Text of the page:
Investment in disadvantaged communities has been a requirement since California Climate Investments began in 2012. In 2016, Assembly Bill 1550 set specific funding targets for low-income communities and households in addition to the funding targets for disadvantaged communities. State agencies that administer California Climate Investments are currently implementing these requirements and the status of these investments will be reported in the future.
Priority Populations Outreach
Many priority population residents and groups are interested in applying for California Climate Investments programs, but often face barriers to these funding opportunities and can benefit from technical assistance. These activities, which include direct application assistance, project partnership development, or local capacity building, can help priority populations successfully compete or qualify for funds.
The State agencies that administer California Climate Investments have undertaken a broad, coordinated effort to help priority populations better understand and access program information to encourage participation in the California Climate Investments program. This coordinated effort is composed of several efforts:
CARB Outreach Contract: Since Fall 2016, CARB contracted with the Foundation for California Community Colleges (Foundation) to increase outreach to priority populations. The Foundation engages directly with the public by attending community events, creating and distributing outreach materials such as fliers and factsheets, maintaining a bilingual hotline to answer program questions, and supporting California Climate Investments’ social media presence. Factsheets for each California Climate Investments program can be found at the following pages of our website:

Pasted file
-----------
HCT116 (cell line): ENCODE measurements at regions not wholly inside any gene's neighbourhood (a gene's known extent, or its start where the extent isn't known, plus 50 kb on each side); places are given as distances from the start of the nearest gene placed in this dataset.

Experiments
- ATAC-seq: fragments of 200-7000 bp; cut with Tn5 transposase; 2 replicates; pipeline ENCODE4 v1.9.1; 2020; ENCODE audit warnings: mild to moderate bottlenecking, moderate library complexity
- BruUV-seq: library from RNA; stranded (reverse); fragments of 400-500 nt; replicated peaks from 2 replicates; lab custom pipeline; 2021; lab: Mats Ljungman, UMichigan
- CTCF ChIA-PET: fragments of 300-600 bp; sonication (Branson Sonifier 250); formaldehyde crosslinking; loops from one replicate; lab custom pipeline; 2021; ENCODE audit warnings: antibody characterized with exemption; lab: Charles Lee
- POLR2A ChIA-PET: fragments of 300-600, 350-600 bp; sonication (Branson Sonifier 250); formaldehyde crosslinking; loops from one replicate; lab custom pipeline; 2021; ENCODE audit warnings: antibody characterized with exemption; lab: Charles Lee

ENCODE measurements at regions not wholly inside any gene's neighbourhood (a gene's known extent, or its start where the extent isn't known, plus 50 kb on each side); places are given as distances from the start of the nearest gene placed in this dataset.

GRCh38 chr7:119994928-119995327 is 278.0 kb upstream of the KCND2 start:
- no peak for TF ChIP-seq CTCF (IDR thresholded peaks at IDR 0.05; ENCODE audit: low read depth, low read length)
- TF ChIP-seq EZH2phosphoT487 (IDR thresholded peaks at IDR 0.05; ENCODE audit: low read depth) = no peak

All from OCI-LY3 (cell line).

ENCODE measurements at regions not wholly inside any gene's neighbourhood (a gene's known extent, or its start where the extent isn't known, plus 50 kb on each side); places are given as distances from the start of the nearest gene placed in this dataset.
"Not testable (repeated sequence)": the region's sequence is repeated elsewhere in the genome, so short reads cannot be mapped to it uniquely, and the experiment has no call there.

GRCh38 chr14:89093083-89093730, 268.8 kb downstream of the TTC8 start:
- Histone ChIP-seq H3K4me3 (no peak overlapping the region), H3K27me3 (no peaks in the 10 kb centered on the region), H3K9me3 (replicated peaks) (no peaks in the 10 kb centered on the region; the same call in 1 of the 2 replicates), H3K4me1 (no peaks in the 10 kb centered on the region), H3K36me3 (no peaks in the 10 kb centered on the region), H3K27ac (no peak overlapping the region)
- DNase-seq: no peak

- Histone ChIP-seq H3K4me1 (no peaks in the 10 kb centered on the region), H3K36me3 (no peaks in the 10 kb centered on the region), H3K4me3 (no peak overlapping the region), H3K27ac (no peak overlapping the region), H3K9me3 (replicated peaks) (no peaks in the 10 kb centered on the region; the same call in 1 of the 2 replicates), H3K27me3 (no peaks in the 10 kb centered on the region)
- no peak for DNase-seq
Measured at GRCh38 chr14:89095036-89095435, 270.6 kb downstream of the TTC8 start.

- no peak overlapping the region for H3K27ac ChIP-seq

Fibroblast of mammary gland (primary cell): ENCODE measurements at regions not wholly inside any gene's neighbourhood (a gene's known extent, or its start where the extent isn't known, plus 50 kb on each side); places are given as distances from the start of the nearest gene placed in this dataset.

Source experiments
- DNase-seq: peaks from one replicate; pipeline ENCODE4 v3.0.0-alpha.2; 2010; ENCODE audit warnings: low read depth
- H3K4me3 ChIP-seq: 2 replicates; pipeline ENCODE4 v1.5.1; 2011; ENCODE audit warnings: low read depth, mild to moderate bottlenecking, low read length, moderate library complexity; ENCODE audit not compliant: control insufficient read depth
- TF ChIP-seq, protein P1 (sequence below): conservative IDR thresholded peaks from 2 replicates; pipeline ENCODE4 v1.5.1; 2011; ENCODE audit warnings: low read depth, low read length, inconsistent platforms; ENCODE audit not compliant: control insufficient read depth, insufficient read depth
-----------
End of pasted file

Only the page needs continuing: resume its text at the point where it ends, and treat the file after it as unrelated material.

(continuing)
Agency Work Group: Agencies that administer California Climate Investments programs have formed an interagency workgroup to provide coordinated strategic outreach to priority populations. This group holds regular meetings to build interagency staff capacity to implement effective outreach through shared knowledge and experience.
SGC Technical Assistance: The Strategic Growth Council (SGC) received $500,000 in 2014, $2 million in 2016, and another $2 million in 2018 to provide Technical Assistance to priority populations. Through this program, SGC coordinates with other California Climate Investments programs to provide application assistance and build local capacity to address community needs. More Information
Agencies that administer California Climate Investments are committed to providing ongoing and enhanced outreach to priority populations across the State. This coordinated outreach effort will continue to improve funding access, build communities’ capacity to fully participate in California Climate Investments programs, and strengthen partnerships with these communities for effective and successful implementation of climate investments that benefit and strengthen California’s most vulnerable communities.